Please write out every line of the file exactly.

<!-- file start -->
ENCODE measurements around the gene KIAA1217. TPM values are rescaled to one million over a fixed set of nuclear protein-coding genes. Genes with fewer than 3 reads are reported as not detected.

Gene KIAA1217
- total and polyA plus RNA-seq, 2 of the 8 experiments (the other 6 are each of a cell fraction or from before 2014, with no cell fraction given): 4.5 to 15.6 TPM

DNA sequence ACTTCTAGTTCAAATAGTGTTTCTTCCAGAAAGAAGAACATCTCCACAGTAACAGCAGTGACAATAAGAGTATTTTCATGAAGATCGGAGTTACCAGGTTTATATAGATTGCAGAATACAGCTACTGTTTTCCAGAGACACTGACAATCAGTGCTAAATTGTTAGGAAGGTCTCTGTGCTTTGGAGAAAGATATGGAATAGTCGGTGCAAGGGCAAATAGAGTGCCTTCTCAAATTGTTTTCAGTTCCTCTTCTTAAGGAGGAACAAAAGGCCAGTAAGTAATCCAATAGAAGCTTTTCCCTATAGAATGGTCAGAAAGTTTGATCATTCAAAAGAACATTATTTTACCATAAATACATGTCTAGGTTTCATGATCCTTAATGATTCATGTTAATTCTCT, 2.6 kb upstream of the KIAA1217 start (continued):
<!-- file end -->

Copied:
ENCODE measurements around the gene KIAA1217. TPM values are rescaled to one million over a fixed set of nuclear protein-coding genes. Genes with fewer than 3 reads are reported as not detected.

Gene KIAA1217
- total and polyA plus RNA-seq, 2 of the 8 experiments (the other 6 are each of a cell fraction or from before 2014, with no cell fraction given): 4.5 to 15.6 TPM

DNA sequence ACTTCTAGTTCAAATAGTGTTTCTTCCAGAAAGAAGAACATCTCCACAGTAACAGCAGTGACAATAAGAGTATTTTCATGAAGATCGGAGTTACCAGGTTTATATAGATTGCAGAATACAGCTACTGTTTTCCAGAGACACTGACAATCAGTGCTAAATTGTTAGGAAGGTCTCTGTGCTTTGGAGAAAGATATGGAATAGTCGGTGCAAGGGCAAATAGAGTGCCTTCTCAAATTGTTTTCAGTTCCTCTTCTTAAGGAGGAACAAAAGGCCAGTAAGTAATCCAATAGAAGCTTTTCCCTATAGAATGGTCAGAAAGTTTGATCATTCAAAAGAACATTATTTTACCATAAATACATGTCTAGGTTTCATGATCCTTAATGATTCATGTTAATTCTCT, 2.6 kb upstream of the KIAA1217 start (continued):